50 Works

Self-assembled polymeric nanocarrier-mediated co-delivery of metformin and doxorubicin for melanoma therapy

Mingming Song, Wentao Xia, Zixuan Tao, Bin Zhu, Wenxiang Zhang, Chang Liu & Siyu Chen
Malignant melanoma is a life-threatening form of skin cancer with a low response rate to single-agent chemotherapy. Although combined therapies of metformin (MET) and doxorubicin (DOX) are effective in treating a variety of cancers, including breast cancer, their different physicochemical properties and administration routines reduce the effective co-accumulation of both drugs in tumors. Nanoparticles (NPs) have been demonstrated to potentially improve drug delivery efficiency in cancer therapy of, for example, liver and lung cancers. Hence,...

Phylogeographic and demographic modelling analyses of the multiple origins of the rheophytic goldenrod Solidago yokusaiana

Ryuuta Kyan, Takuma Kimura, Tadashi Yamashiro, Shinji Fujii, Shota Sakaguchi, Motomi Ito, Atsushi Nagano, Hiroshi Kudoh & Masayuki Maki
Understanding adaptation mechanisms is important in evolutionary biology. Parallel adaptation provides good opportunities to investigate adaptive evolution. To confirm parallel adaptation, it is effective to examine whether the phenotypic similarity has one or multiple origins and to use demographic modelling to consider the gene flow between ecotypes. Solidago yokusaiana is a rheophyte endemic to the Japanese Archipelago that diverged from Solidago virgaurea. This study examined the parallel origins of S. yokusaiana by distinguishing between multiple...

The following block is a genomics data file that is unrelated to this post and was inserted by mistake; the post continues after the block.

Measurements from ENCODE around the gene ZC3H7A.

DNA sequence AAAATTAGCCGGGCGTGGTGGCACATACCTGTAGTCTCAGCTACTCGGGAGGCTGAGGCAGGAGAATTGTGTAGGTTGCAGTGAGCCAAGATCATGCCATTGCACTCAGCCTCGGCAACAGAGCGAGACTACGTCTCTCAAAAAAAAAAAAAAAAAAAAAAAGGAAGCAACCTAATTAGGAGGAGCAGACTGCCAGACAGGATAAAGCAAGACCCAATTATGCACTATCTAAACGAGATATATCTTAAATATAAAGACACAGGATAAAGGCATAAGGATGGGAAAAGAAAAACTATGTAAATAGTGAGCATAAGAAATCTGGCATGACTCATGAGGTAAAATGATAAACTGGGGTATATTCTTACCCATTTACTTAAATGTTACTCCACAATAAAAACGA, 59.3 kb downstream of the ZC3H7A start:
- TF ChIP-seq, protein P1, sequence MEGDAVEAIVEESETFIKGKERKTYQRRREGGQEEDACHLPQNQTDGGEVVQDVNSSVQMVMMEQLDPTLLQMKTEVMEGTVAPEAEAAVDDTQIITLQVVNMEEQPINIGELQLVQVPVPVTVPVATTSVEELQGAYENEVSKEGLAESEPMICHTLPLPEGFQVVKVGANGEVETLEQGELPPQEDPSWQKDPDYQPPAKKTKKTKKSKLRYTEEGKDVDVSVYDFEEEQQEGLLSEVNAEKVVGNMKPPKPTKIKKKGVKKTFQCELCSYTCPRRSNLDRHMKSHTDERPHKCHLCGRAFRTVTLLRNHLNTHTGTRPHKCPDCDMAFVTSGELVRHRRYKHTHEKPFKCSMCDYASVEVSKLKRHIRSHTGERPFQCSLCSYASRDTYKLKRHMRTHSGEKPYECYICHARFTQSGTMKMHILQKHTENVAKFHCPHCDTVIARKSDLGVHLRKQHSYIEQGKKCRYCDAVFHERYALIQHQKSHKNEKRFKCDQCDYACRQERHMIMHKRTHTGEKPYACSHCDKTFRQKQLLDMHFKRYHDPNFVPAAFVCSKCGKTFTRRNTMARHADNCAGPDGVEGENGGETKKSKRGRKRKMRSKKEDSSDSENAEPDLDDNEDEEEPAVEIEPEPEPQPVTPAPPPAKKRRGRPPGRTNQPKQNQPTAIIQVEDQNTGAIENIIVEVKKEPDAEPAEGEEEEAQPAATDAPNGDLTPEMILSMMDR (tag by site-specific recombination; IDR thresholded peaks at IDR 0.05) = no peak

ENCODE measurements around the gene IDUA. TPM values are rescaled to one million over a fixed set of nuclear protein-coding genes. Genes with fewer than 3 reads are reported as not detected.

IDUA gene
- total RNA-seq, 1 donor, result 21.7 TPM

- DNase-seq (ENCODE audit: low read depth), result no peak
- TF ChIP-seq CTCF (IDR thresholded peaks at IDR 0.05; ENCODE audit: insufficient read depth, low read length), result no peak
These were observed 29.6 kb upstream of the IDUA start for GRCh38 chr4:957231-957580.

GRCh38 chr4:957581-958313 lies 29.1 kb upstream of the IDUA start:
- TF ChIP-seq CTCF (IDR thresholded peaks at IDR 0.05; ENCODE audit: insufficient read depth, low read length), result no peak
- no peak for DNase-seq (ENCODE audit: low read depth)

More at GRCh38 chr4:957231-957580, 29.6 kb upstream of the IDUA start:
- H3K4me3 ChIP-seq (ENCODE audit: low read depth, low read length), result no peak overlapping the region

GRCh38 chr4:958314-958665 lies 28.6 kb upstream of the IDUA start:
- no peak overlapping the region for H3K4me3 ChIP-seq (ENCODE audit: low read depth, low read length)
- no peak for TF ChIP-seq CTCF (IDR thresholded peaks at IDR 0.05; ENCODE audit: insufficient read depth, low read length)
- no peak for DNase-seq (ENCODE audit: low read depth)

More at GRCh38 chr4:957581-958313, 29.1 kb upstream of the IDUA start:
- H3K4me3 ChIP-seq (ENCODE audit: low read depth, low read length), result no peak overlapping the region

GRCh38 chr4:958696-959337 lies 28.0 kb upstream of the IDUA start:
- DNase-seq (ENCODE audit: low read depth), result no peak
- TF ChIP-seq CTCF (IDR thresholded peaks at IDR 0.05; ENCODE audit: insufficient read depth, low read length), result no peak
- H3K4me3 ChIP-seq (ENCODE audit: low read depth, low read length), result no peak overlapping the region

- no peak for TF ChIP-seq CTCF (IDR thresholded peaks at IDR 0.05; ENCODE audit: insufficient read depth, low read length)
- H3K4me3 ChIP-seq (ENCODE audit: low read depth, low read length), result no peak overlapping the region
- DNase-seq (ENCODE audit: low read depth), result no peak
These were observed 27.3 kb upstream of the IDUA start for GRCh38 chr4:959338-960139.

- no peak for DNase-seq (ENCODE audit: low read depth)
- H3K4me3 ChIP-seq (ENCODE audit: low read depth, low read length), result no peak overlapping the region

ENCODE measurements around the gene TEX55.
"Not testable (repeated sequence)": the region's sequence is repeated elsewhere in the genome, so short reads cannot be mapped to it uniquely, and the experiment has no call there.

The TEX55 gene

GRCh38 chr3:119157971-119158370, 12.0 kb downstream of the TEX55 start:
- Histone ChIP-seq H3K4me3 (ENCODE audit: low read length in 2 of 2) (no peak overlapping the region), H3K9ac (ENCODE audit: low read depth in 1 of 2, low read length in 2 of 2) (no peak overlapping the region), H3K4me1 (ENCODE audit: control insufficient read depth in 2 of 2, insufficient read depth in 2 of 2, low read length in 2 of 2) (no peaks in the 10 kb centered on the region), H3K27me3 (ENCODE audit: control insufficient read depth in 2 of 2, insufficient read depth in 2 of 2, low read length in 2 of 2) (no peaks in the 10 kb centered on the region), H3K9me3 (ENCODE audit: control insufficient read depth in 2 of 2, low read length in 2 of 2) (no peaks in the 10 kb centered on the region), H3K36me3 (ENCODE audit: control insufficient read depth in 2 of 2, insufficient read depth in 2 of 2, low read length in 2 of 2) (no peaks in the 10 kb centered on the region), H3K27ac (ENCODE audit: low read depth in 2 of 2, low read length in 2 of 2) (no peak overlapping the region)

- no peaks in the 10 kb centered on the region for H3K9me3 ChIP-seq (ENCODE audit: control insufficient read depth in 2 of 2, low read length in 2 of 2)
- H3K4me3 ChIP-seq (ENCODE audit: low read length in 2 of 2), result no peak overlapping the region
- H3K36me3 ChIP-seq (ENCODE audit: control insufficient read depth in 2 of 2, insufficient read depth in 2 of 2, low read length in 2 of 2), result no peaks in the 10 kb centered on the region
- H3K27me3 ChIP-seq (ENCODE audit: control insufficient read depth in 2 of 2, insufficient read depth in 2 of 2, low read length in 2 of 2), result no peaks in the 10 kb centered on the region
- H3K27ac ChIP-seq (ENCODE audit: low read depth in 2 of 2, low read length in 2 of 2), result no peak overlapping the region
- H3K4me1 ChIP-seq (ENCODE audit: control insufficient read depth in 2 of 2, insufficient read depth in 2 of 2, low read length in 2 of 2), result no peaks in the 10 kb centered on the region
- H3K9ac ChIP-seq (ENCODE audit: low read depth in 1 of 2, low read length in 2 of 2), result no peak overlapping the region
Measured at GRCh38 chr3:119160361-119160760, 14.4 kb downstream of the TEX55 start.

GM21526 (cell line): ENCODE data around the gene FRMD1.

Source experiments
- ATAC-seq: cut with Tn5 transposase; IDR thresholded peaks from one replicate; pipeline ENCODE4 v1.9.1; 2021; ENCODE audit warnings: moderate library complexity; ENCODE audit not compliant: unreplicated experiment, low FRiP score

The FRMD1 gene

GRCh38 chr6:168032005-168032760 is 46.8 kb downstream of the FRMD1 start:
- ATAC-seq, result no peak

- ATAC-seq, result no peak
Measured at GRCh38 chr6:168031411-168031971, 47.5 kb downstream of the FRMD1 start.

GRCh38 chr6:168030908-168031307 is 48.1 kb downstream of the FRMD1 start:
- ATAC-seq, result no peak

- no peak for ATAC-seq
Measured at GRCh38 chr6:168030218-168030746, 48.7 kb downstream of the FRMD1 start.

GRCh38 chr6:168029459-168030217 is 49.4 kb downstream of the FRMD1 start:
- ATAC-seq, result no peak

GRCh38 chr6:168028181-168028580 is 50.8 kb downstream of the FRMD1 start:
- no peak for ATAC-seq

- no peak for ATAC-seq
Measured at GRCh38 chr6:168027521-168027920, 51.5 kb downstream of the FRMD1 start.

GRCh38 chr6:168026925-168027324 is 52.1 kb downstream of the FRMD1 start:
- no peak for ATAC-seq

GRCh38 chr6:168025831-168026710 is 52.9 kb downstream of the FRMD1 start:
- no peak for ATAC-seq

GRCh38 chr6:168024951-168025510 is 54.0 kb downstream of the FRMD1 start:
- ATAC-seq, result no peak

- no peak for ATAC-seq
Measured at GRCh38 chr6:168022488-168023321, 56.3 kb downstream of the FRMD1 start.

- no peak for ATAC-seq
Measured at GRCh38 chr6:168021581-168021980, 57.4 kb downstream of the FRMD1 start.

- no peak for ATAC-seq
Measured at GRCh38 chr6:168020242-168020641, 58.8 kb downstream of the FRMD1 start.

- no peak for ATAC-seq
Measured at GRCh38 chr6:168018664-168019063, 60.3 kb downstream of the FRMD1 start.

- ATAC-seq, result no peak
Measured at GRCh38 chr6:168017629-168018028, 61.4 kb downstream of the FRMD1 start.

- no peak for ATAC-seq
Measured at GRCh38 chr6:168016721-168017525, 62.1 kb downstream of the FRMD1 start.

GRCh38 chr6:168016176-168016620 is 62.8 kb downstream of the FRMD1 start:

The effects of resource subsidy duration in a detritus-based stream ecosystem: a mesocosm experiment

Takuya Sato, Gaku Takimoto & Rui Ueda
1. Most resource subsidies are temporally variable, dynamically affecting the consumer populations, community structures, and ecosystem functions of recipient ecosystems. Temporally variable resource subsidies are characterized by the duration, magnitude, timing, and frequency of resource subsidy inputs. These different characteristics may have different mechanisms by which to affect recipient ecosystems. 2. Few studies have examined the duration of resource subsidy inputs on recipient ecosystems, although there exist previous studies focusing on magnitude, timing, and frequency....

Data from: Early origin of sweet perception in the songbird radiation

Yasuka Toda, Meng-Ching Ko, Qiaoyi Liang, Eliot Miller, Alejandro Rico-Guevara, Tomoya Nakagita, Ayano Sakakibara, Kana Uemura, Timothy Sackton, Takashi Hayakawa, Simon Yung Wa Sin, Yoshiro Ishimaru, Takumi Misaka, Pablo Oteiza, James Crall, Scott Edwards, Shuichi Matsumura & Maude Baldwin
Early events in the evolutionary history of a clade can shape the sensory systems of descendant lineages. Although the avian ancestor may not have had a sweet receptor, the widespread incidence of nectar-feeding birds suggests multiple acquisitions of sugar detection. In this study, we identify a single early sensory shift of the umami receptor (the T1R1-T1R3 heterodimer) that conferred sweet-sensing abilities in songbirds, a large radiation containing nearly half of all living birds. We demonstrate...

Effects of body size divergence on male mating tactics in the ground beetle Carabus japonicus

Yutaka Okuzaki
Animal body size is involved in reproduction in various ways. Carabus japonicus exhibits considerable variation in adult body size across geographical locations depending on the larval environment. To investigate the effects of body size divergence on male mating traits, spermatophore deposition and weight, copulation duration, and post-copulatory mounting were observed using male-female pairs from C. japonicus populations with different body sizes. Then, variables with high predictive power on the mating traits were identified from individual...